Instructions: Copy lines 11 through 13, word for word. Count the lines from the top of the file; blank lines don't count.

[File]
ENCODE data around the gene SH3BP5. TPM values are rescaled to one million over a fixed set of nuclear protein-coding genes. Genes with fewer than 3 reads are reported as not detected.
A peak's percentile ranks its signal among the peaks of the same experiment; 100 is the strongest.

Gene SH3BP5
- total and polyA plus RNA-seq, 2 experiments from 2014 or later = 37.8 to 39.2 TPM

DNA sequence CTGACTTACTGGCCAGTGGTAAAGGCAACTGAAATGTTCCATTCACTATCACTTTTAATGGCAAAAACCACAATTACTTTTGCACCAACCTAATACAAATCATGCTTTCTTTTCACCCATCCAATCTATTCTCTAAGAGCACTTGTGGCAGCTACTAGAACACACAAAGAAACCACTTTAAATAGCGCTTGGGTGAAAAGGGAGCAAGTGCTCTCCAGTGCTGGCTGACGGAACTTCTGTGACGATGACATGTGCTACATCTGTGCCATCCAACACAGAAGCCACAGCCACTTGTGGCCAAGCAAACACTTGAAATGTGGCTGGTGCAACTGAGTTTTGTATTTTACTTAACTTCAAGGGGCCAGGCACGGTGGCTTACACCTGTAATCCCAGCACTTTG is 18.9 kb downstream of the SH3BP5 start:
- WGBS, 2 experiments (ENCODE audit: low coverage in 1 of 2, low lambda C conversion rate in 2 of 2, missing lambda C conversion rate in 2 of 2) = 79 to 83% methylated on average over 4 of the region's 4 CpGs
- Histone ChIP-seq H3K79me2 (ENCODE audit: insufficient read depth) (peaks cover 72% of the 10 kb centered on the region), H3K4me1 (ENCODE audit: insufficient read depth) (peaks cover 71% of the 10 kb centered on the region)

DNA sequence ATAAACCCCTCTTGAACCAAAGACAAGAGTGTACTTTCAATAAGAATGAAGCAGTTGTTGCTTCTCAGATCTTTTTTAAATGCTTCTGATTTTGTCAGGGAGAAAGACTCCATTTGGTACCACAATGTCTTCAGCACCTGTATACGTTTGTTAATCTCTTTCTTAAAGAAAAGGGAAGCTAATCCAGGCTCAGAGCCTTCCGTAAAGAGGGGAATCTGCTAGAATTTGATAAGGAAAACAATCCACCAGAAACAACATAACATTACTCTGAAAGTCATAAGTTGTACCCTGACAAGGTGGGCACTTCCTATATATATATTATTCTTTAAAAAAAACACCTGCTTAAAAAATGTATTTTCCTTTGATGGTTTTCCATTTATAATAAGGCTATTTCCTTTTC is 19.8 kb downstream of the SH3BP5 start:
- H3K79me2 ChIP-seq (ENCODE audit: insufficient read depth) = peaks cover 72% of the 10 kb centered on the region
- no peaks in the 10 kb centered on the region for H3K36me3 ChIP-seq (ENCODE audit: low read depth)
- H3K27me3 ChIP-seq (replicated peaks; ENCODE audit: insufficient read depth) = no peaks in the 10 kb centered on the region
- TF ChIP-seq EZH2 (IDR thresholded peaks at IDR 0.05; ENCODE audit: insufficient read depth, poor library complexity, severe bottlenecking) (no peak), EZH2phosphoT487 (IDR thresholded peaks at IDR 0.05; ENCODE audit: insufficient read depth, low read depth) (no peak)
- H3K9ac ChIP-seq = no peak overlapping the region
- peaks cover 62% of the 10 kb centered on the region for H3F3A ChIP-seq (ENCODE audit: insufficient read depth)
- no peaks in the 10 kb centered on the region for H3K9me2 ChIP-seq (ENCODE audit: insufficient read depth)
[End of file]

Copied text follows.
- H3K27me3 ChIP-seq (replicated peaks; ENCODE audit: insufficient read depth) = no peaks in the 10 kb centered on the region
- TF ChIP-seq EZH2 (IDR thresholded peaks at IDR 0.05; ENCODE audit: insufficient read depth, poor library complexity, severe bottlenecking) (no peak), EZH2phosphoT487 (IDR thresholded peaks at IDR 0.05; ENCODE audit: insufficient read depth, low read depth) (no peak)
- H3K9ac ChIP-seq = no peak overlapping the region